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First to the Rhine

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Received this review from John Fallon, 36th Combat Engineer:

 

 

"I just finished a book that I recommend highly to all of you, "First to the Rhine" by Yeide and Stout by Zenith Press. You have all read more than one book about the 7th Army from the landing in Southern France to the end of the war but this is about the entire 6th Army Group . It details the trials and tribulations of the French 1st Army as it grew after the landing and it combines it with the 7th Army. AS you read it you can understand that the two of them have to be studied at the same time because of the many ways they intermingled Divisions and Corps. Both the 540th Engineers and the 36th get a brief mention but that is more than we usually get. F Company of the 540th is mentioned as being a part of a Task Force and the 36th as it replace the 179th Infantry. If I have to find any fault with it it is the lack of maps but after all we have been looking at maps of southern France and Alsace for a long time now. Our French friends will especially like it because it is actually more detailed than any other books which normally pass the French 1st off. Read it!"

 

 

36 Engineers are rugged......John Fallon II. Capt. USA Ret.

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Received this review from John Fallon, 36th Combat Engineer:

 

 

"I just finished a book that I recommend highly to all of you, "First to the Rhine" by Yeide and Stout by Zenith Press. You have all read more than one book about the 7th Army from the landing in Southern France to the end of the war but this is about the entire 6th Army Group . It details the trials and tribulations of the French 1st Army as it grew after the landing and it combines it with the 7th Army. AS you read it you can understand that the two of them have to be studied at the same time because of the many ways they intermingled Divisions and Corps. Both the 540th Engineers and the 36th get a brief mention but that is more than we usually get. F Company of the 540th is mentioned as being a part of a Task Force and the 36th as it replace the 179th Infantry. If I have to find any fault with it it is the lack of maps but after all we have been looking at maps of southern France and Alsace for a long time now. Our French friends will especially like it because it is actually more detailed than any other books which normally pass the French 1st off. Read it!"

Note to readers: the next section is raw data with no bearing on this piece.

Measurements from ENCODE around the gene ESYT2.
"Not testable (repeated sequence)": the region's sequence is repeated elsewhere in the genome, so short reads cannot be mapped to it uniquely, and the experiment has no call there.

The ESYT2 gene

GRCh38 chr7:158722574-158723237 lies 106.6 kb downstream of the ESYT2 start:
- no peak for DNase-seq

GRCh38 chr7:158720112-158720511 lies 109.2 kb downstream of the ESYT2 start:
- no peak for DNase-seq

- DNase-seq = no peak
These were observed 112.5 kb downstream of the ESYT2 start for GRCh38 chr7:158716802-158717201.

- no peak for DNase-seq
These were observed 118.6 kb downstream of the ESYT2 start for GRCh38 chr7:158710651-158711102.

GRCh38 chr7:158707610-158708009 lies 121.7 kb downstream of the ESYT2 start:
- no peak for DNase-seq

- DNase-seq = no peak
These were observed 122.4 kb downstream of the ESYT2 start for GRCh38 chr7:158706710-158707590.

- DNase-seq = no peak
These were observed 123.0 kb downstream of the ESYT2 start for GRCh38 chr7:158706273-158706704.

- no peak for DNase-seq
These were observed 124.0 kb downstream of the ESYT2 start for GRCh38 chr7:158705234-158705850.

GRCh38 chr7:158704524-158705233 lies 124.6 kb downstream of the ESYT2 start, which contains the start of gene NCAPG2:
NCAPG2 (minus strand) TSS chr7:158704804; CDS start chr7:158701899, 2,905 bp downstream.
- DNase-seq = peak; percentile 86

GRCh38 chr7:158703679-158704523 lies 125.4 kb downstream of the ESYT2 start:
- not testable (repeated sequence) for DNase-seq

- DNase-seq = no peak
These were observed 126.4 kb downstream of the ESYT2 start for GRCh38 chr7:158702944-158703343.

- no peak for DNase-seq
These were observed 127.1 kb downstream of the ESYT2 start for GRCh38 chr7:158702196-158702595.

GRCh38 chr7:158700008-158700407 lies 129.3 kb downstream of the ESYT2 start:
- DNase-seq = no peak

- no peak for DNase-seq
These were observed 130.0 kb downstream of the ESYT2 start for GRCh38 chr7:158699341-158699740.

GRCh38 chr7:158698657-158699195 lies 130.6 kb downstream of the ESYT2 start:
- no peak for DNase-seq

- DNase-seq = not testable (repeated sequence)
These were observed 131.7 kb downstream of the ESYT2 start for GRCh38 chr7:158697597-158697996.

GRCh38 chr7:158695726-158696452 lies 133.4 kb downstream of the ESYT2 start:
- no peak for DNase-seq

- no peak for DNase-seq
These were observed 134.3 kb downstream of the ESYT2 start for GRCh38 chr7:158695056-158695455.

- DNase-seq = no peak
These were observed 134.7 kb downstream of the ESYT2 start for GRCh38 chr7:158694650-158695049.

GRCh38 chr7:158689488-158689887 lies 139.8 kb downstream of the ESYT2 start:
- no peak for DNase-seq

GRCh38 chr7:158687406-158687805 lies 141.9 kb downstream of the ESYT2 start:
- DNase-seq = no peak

36 Engineers are rugged......John Fallon II. Capt. USA Ret.

 

I was very excited when First To The Rhine came out because I thought it was high time someone produced a history of 6th Army Group. While reading the book, I was a little disturbed at the number of small factual mistakes made by the authors, and the more I read the more disturbed I became.

 

What really set me off was the intentional misrepresentation of Eisenhower's standing orders to his army groups in the fall of 1944. In their discussion of Eisenhower's decision not to allow 6th Army Group to cross the Rhine in early December 1944 the authors represented his standing orders as not including a specific mandate to secure a bridgehead across the Rhine. Instead they reworded the orders to something like seizing bridgeheads across rivers. This allowed them to circumvent the difficult and complex issue of Eisenhower's error in not allowing 6th Army Group to cross the Rhine when it had the opportunity.

 

As I have some of the same primary sources used by the authors, I went back and began the laborious task of checking their citations, and discovered that a good many were simply wrong. The source either did not say what the authors claimed, or said something fundamentally different such as the wrong unit, the wrong day, the wrong order of events, etc. Taken in toto these errors represent fatal flaws and render the book far less useful than it otherwise might have been. It is the product of sloppy research, and I cannot recommend it.

 

While not perfect, Colley's Decision At Strasbourg is a far more reliable examination of Eisenhower's fateful decision not to allow 6th Army Group to cross the Rhine in December 1944.

 

 

Jim

 

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Jim:

 

It's a real shame when this happens. As far as I'm concerned, there's no excuse for this number of mistakes to occur in one book. With the internet, NARA, etc., at our disposal, this kind of sloppiness should not occur. Maybe it was rushed into publication, maybe not, but whatever the reasons, a real disappointment for many.

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Jim:

 

It's a real shame when this happens. As far as I'm concerned, there's no excuse for this number of mistakes to occur in one book. With the internet, NARA, etc., at our disposal, this kind of sloppiness should not occur. Maybe it was rushed into publication, maybe not, but whatever the reasons, a real disappointment for many.